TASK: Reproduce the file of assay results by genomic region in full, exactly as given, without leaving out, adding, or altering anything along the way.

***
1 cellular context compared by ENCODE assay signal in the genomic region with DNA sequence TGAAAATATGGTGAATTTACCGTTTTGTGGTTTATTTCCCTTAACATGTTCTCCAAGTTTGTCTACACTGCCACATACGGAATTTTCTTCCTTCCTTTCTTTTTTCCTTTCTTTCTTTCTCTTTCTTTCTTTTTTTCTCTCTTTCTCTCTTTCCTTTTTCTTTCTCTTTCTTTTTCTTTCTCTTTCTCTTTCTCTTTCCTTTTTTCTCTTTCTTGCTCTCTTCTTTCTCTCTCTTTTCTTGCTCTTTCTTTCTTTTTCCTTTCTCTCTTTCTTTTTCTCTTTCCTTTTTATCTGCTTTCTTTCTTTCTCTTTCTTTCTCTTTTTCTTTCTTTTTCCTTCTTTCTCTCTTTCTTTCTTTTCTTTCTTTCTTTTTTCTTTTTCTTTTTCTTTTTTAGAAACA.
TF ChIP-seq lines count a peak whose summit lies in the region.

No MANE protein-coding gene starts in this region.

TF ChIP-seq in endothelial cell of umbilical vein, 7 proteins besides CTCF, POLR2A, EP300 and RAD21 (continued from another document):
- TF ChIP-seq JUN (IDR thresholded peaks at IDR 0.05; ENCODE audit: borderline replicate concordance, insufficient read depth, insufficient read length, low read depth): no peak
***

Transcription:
1 cellular context compared by ENCODE assay signal in the genomic region with DNA sequence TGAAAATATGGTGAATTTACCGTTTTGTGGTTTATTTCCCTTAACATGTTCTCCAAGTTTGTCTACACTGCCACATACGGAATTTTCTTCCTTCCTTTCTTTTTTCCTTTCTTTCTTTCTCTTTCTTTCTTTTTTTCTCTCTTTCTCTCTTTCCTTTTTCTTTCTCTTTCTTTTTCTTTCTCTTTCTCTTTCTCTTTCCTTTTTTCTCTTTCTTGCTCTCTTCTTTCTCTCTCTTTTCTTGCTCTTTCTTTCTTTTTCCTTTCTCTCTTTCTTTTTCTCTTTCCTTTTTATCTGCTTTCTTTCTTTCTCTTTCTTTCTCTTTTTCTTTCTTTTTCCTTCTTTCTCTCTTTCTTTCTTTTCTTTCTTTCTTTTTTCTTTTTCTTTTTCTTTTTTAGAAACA.
TF ChIP-seq lines count a peak whose summit lies in the region.

No MANE protein-coding gene starts in this region.

TF ChIP-seq in endothelial cell of umbilical vein, 7 proteins besides CTCF, POLR2A, EP300 and RAD21 (continued from another document):
- TF ChIP-seq JUN (IDR thresholded peaks at IDR 0.05; ENCODE audit: borderline replicate concordance, insufficient read depth, insufficient read length, low read depth): no peak